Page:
Overview of Cat Communication
Cats have unique ways to communicate with humans and with each other. Cats are mysterious creatures that are fascinating to watch as they interact with each other and with humans. Everything they do is a form of cat communication in one way or another. The way they move their bodies, look around the room, look at you, open or close their eyes, position of their tail, overall body position and gestures and so much more is telling you something.
By carefully observing your cat’s behavior and movements, you can understand many of their moods including happy, relaxed, loving, angry, agitated, angry or fearful.
Training You to Better Understand Your Cat’s Mood
Below are ways cats use their bodies, gestures, and movements to show some common feelings. Below are ways to read a cat to help you better understand how cats communicate with humans and with each other.
Cats that are happy often have a contented demeanor, alert ears, relaxed tails, with their body facing you. Their ears will generally face forward with their tails either straight up or in a relaxed position behind them. The tail is still. They will generally hold their head toward you and sometimes extend their necks to encourage a touch or pet. Happy and relaxed cats will commonly rub up against objects or you and they may purr.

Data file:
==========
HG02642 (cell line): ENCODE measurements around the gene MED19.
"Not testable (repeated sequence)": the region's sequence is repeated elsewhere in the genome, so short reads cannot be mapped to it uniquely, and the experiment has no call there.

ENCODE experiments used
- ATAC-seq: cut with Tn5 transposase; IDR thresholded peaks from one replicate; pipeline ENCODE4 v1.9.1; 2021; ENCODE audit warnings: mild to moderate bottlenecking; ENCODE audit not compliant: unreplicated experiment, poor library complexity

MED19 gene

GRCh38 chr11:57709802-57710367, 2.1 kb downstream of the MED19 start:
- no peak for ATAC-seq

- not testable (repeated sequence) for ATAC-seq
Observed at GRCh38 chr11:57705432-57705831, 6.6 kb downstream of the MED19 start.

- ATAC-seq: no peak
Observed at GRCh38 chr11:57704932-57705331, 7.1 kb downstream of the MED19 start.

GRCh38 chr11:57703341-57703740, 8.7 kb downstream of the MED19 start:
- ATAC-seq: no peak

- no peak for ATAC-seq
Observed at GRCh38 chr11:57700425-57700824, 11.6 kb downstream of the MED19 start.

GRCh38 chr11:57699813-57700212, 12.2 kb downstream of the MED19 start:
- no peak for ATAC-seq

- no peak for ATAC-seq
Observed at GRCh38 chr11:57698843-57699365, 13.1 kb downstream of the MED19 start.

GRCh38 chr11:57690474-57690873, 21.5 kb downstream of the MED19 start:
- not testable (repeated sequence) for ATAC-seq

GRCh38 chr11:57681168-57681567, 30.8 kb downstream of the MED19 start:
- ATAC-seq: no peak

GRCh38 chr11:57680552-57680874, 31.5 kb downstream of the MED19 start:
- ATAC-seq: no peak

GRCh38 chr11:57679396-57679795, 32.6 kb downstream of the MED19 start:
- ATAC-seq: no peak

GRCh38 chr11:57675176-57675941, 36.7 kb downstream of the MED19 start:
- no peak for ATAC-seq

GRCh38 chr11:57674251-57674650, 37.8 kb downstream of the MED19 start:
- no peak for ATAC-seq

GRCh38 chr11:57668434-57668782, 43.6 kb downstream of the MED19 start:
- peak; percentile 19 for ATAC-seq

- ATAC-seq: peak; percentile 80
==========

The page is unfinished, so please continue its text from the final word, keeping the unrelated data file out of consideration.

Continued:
Cats that want to show their love to humans will often walk in front of you back and forth entwining themselves around your legs. They are communicating a need for love, attention and potentially a snack. Head rubbing, also known as bunting, is a loving signal that involves marking with special biological scents, called pheromones.
Relaxed cats are fun to look at. They are content and readily show their vulnerabilities. They will sleep curled up in a ball with their paws tucked in and under. Sometimes they will have their head to the side with a paw over the eyes. Some relaxed cats will lay on their sides stretched out with their belly partially exposed or even sleep on their back with all four feet in the air which is a sign of relaxation and trust. Relaxed cats will also have a good stretch in front of you which is a sign of vulnerable and trust. Their eyes may be half-closed and they may purr. There is no tension in their bodies.
Cat Ready for Aggressive Attack